Historians and political scientists of highest authority have explained repeatedly that our War for Independence was not a revolution but a continuance of the evolution of human rights that had been progressing for centuries in England. Historians have referred to England as a nation "marked by a sturdy sense of right". That sense of right and respect for law have marked the Anglo-Saxon race generally. It was owing to their inherited devotion to such principles that the American colonies separated themselves from the British Empire. The establishment of an independent nation in America was not a revolution in the Marxist sense, but a continued assertion of the convictions that had asserted themselves successfully in England. It is that same devotion to law against arbitrary will that continues to unite English-speaking people in the defense of human rights against the forms of absolutism which threaten them today.
   
   
   
    John Fiske, in The Critical Period of American History, in discussing the reforms of Colonial governments prior to the War of Independence, said, "except for expulsion of the royal and proprietary governors, the work had in no instance been revolutionary in its character". He said further:
   
   
   
    It was not so much that the American people gained an increase of freedom by their separation from England, as that they kept the freedom they had always enjoyed, that freedom which was the inalienable birthright of Englishmen, but which George III had foolishly sought to impair. The American Revolution was therefore in no respect destructive. It was the most conservative revolution known to history, thoroughly English in conception from beginning to end. It had no likeness whatever to the terrible popular convulsion which soon after took place in France. The mischievous doctrines of Rousseau had found few readers and fewer admirers among the Americans. The principles upon which their revolution was conducted were those of Sidney, Harrington and Locke. In remodelling the state governments, as in planning the union of the states, the precedents followed and the principles applied were almost purely English.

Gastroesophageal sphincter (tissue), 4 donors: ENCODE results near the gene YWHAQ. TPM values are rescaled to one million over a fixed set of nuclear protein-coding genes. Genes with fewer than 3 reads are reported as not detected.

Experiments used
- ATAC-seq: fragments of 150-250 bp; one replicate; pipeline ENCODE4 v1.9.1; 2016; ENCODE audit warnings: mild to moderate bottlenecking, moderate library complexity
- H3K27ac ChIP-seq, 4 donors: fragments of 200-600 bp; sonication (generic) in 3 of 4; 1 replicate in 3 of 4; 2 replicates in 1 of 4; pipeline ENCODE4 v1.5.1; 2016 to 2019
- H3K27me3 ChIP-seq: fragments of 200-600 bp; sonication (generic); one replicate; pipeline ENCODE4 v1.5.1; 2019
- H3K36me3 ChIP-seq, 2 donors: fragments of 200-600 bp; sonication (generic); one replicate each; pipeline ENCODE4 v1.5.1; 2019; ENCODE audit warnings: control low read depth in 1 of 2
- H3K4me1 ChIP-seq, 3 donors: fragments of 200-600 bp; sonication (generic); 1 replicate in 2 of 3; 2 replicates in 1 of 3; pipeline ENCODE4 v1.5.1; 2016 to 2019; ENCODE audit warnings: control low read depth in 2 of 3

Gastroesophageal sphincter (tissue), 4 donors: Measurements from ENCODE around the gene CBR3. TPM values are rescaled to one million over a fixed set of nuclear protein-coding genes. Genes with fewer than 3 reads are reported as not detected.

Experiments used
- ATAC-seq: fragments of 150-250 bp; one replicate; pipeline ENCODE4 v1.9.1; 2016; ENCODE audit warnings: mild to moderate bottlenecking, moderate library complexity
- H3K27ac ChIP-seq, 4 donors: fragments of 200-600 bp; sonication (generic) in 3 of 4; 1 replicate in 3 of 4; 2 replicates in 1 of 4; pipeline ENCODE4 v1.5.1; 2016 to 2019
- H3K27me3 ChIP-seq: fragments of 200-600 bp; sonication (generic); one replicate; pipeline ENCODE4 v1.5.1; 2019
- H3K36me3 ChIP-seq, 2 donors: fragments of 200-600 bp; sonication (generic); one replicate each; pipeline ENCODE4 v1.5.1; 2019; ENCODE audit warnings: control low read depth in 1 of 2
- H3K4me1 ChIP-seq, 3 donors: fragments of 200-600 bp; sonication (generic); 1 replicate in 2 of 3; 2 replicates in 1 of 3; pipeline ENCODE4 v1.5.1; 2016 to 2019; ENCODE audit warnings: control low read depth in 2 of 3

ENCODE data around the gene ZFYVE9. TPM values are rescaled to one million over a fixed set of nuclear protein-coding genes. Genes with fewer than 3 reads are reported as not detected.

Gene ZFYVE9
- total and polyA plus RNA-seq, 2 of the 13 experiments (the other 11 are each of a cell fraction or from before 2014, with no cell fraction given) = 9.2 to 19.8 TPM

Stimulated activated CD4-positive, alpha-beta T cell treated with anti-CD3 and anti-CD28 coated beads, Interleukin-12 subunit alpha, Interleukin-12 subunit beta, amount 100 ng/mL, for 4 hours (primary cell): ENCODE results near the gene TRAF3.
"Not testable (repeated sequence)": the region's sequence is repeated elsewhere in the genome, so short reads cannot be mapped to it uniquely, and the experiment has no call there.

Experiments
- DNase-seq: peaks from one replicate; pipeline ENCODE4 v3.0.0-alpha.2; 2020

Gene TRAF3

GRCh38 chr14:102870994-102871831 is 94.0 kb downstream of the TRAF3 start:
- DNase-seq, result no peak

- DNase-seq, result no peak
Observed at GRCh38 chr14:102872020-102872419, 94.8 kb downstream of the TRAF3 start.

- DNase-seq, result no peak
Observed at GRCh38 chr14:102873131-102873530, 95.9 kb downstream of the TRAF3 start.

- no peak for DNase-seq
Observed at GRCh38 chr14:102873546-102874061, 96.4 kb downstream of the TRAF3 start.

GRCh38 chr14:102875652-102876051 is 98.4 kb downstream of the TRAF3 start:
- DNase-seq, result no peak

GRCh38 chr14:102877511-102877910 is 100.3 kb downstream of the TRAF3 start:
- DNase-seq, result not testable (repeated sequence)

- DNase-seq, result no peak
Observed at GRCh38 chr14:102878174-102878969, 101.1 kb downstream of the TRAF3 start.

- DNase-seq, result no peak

The colonies, having been founded largely by men opposed to the imperious will of the King, continued their struggle for rights of Englishmen. The opposition in England to taxes imposed by the King became in America opposition to "taxation without representation". The sentiment in England against the despotic orders of the Star Chainher and High Commission was reasserted in the colonial Resolves "that all trials for any crime whatsoever should be within the Colony by known course of law". The arbitrary orders of the King in the colonies became an issue on both sides of the ocean. That the colonists were continuing the struggle for the supremacy of law is shown by the fact that they were championed on both sides of the Atlantic by the ablest lawyers. The rights of the colonists were defended in England by Sir Robert Walpole, Edmund Burke, William Pitt, Charles James Fox and others. In America the opposition was led by men who personified the spirit of the common law. They based their claims and arguments on the teachings of Coke, who had based his arguments against arbitrary usurpation of power on the teachings of Bracton. They insisted that the arbitrary acts of the Crown were against the Constitution of England and therefore void.
   
   
   
    Word "Revolution" Is Harmful to Us
   
   
   
    When the King sent his soldiers to enforce his orders, the colonists took up arms against them. Those who bear arms in defense of lawful order are not revolutionaries. It is true that the efforts of the colonies for independence became known generally as the American Revolution. Justice Douglas regrets that after World War II "we lost our pride in 'revolution' as an American concept". We should regret, however, that that word was ever accepted as an American concept. It was not so harmful formerly, but today it puts us in a class with the Marxists.
   
   
   
    The President, in connection with his statements quoted above, said, "We believe in the progress of mankind-we believe in freedom." That belief is sustained by "government not of men, but of law". Justice Douglas stated that Australia, New Zealand and North America, during this century, have not been interested in revolution for themselves, "because their institutions usually had built-in procedures for change". A felicitous phrase to distinguish rule of law from despotic rule!
   
   
   
    He stated also that under Gandhi "India experienced an awakening that generated more power than tanks and artillery". India gained its independence without a revolution, and India retained Anglo-American jurisprudence as the law of the land. Its courts cite the decisions of English and American courts as authority for their decisions.
   
   
   
    Justice Douglas concedes that "We, as democrats, cannot become subversive in the communist style and form undergrounds within each nation, undergrounds bent on overthrow by force and violence." We therefore should not identify and degrade our cause by use of the word "revolution". We should not glamorize a word which Marxism has distorted in world opinion.